“Excellent singletrack circumnavigating around a scenic reservoir in the Rampart Range of Colorado.”
— Kevin League
Some of the best singletrack in the Colorado Springs area: the Rampart Reservoir Trail is a local warm season favorite for riders of all abilities. It features mostly smooth sections of trail with periodic obstacles, winding through unique rock formations, a variety of wildflower filled meadows and a portion of recently burned forest along the shore of a very scenic reservoir in the Rampart Range of southern Colorado.
Need to Know
The route described here is from the the Rainbow Gulch Trailhead, the most common starting point for most mountain bikers. The parking here is free, but it adds a short, less than two mile, descent and climb back to the the trailhead. Paid parking and direct access to the reservoir trail is located in the Rampart Reservoir Recreation Area a few miles away.
The reservoir is a very popular recreation area for many different user groups, especially for the fishing contingency. On any given summertime weekend or holiday, you are likely to see parking at near capacity, but do not let this discourage you from riding. On the busiest summer days you're likely to only see a few people either hiking or riding the trail. Most users of the recreation area are there for the boating, fishing, and picnicking.
Leave the trailhead on a wide dirt road heading downhill. About a half mile later, you'll reach a fork: a singletrack trail goes left and parallels the road. The road or singletrack will take you to the same location, but I recommend the singletrack, its more fun! Follow the singletrack until it intersects with the road again a short time later. To continue on the singletrack, cross the road by turning right and an immediate left where the aqueduct pours into a canal. Follow the singletrack now paralleling the canal and road, through the willows to the intersection of the Rampart Reservior trail, which crosses the canal via a sturdy bridge.
Turn left, crossing the bridge and then turn right back onto the road that quickly turns into singletrack. Travel clockwise around the reservoir. The trail travels around each and every arm of the reservoir. Occasional obstacles interfere with the flow of the trail, requiring dismounts for all but the most advanced riders. You'll encounter a few small creek crossings as well.
At the 9 mile mark you'll reach the reservoir dam. Cross over the dam, reaching the south shore of the reservoir and pass the guard shack. Pick up the singletrack immediately after the guard shack and gate.
The south shore of the lake interacts with more recreational infrastructure like picnic sites and fishing access to the shore. You'll encounter more foot traffic from these users and the trail is a bit more worn. The south shore has also seen the most impacts of the Waldo Canyon Fire and you'll pass through a few burned sections. A few dismounts may be required to cross some flagstone paved stormwater drains that intersect the trail.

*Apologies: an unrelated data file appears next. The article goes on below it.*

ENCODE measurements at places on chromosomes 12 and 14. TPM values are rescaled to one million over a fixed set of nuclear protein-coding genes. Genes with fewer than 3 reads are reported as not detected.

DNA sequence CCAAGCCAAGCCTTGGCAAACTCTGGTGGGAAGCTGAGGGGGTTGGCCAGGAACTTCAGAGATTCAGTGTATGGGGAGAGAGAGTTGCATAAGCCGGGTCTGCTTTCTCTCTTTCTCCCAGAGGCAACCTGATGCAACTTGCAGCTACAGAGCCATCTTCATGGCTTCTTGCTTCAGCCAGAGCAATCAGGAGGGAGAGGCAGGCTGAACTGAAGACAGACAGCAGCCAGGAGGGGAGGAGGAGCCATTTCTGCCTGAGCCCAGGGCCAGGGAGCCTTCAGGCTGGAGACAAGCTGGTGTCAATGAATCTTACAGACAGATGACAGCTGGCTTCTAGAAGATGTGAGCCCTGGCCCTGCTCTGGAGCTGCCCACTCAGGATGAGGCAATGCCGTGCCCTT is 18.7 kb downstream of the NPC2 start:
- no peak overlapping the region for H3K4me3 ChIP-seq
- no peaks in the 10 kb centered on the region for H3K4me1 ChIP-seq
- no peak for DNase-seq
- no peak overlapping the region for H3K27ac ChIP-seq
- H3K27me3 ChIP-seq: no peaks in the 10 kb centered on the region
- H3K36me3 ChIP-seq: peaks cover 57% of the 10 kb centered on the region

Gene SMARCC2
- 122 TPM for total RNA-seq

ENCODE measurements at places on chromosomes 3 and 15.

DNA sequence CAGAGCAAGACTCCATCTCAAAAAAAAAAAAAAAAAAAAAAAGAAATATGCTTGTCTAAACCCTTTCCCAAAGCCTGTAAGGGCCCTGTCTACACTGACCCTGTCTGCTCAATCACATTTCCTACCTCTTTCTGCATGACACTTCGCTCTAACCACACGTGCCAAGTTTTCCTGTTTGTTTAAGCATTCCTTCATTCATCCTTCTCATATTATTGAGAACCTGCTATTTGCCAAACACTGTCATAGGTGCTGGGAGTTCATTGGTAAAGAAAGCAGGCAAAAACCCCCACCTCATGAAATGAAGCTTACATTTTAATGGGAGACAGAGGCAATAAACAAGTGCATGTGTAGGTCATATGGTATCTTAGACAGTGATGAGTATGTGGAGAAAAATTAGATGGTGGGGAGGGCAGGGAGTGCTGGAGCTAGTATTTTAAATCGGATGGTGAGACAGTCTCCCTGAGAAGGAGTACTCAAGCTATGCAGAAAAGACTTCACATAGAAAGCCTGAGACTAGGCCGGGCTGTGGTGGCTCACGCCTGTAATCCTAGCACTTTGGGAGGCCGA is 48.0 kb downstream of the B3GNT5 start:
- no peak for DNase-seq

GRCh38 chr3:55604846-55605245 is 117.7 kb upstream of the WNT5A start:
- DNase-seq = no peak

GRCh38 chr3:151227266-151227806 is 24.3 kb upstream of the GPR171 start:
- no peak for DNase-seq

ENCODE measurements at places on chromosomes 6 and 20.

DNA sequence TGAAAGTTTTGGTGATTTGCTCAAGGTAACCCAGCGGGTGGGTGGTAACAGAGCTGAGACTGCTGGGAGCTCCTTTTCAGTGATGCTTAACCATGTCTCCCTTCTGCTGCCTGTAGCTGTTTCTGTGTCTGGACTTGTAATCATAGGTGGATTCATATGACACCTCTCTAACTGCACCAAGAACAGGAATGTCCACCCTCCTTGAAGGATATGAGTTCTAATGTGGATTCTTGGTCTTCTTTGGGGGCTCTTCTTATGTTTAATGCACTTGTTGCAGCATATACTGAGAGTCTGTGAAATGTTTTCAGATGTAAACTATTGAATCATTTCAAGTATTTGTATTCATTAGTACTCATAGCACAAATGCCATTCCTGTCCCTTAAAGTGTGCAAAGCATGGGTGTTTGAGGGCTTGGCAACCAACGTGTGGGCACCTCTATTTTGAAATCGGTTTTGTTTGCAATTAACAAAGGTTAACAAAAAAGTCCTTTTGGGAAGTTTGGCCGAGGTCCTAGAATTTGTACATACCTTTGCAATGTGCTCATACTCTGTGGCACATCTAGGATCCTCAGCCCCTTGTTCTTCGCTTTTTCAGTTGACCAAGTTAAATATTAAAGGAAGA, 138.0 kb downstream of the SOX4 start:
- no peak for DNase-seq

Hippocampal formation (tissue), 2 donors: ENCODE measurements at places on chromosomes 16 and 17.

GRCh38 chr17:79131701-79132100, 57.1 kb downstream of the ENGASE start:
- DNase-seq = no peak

After riding through the burn and then into a deep mature forest, you'll return back the the bridge where the loop begins and ends. Take either the singletrack or road back to the trailhead. I prefer to take the trail downhill in the beginning and the road at the end for the short climb back.
As described here, many riders enjoy traveling around the reservoir clockwise. However the trail heading around the lake counterclockwise is also very good. For a longer ride, finish a lap around the lake going one direction and then finish with another lap going the other way.
Finally, while the trail is perfectly suitable for even beginner riders, skilled riders also enjoy the trail for the somewhat frequent technical challenges. Most riders should expect to dismount and walk some of the more difficult sections located in a dozen or so spots along the trail.
History & Background
Rampart Reservoir or Rampart Range Reservoir supplies domestic drinking water for the City of Colorado Springs. Water for the reservoir originates from the Colorado River Watershed and is supplied through a series of transcontinental pipelines buried under the Rocky Mountains. Planning for construction of the reservoir began in the 1960s as the population of southern Colorado and its need for drinking water increased. In 1969, the reservoir's dam was built and five years after its completion, the reservoir was opened to the public as a recreation area.